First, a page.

(2 of 2)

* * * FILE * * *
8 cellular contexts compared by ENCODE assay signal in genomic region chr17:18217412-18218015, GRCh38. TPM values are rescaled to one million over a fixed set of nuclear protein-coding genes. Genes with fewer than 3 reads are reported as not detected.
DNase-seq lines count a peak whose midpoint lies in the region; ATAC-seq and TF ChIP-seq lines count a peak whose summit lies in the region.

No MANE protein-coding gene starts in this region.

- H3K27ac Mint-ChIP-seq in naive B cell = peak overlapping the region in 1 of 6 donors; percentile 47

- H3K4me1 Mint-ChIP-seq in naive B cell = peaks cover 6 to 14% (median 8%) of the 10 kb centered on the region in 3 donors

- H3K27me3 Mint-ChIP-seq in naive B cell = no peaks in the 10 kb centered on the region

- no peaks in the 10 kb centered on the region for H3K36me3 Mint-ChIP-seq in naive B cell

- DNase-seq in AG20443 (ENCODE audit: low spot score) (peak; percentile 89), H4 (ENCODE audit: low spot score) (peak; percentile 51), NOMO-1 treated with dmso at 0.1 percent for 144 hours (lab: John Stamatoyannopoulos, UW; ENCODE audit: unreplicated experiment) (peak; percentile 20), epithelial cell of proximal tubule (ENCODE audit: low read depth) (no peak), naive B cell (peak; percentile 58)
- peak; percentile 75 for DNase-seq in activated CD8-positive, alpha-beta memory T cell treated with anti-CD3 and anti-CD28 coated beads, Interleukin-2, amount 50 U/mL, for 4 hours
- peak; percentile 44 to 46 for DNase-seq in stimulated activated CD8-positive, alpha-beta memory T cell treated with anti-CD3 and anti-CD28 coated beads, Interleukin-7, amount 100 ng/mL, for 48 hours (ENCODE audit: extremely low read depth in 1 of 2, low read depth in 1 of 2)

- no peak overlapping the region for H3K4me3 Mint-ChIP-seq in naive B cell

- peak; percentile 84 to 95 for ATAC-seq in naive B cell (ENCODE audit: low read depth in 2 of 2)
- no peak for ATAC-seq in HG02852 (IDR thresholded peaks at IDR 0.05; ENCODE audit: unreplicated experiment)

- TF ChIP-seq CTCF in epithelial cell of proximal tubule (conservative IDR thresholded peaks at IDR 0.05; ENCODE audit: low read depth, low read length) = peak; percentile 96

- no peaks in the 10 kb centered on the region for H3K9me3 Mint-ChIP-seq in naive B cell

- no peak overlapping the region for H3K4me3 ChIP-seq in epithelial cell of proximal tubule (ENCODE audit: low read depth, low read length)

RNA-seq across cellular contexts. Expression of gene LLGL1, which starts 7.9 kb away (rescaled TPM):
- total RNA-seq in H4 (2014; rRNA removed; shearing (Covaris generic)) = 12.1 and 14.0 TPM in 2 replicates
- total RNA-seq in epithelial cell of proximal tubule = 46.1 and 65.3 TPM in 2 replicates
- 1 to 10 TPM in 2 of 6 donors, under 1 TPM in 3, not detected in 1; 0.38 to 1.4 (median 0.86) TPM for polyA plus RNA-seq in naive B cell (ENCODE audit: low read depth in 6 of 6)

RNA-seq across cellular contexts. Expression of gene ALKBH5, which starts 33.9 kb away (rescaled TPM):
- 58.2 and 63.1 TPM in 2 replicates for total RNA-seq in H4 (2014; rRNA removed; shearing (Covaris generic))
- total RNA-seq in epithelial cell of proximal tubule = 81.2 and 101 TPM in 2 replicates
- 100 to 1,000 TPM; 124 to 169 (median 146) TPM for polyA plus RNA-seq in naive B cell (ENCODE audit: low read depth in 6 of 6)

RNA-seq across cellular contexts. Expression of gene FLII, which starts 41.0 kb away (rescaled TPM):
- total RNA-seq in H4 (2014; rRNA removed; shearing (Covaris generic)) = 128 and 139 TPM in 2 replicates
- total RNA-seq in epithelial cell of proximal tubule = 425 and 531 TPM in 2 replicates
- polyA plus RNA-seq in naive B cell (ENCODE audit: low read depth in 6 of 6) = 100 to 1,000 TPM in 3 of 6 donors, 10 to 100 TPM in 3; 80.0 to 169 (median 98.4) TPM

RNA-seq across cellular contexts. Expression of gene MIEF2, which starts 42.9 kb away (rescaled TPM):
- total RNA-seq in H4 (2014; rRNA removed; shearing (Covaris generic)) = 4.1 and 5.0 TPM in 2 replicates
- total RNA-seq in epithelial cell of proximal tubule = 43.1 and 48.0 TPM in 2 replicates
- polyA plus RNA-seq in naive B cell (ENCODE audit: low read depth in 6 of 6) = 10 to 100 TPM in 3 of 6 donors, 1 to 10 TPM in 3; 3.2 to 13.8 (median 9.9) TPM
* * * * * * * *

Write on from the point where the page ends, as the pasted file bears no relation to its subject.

DIED. John Kenneth Galbraith, 97, best-selling Harvard economist and unabashed liberal who spent his career fighting "conventional wisdom," a phrase he coined in 1958; in Cambridge, Mass. At 6 ft. 8 in., he was--quite literally--a big thinker. In his examination of the intertwining of economics and politics, he once termed America a "democracy of the fortunate," and his ideas underpinned Lyndon Johnson's Great Society program. He was known for his witty, often acerbic directness, once noting, "The only function of economic forecasting is to make astrology look respectable." The concepts in his watershed book, The Affluent Society, became so pervasive that to subsequent generations of readers, "It's like reading Hamlet and deciding it's full of quotations," said Nobel-laureate economist Amartya Sen. "You realize where they came from."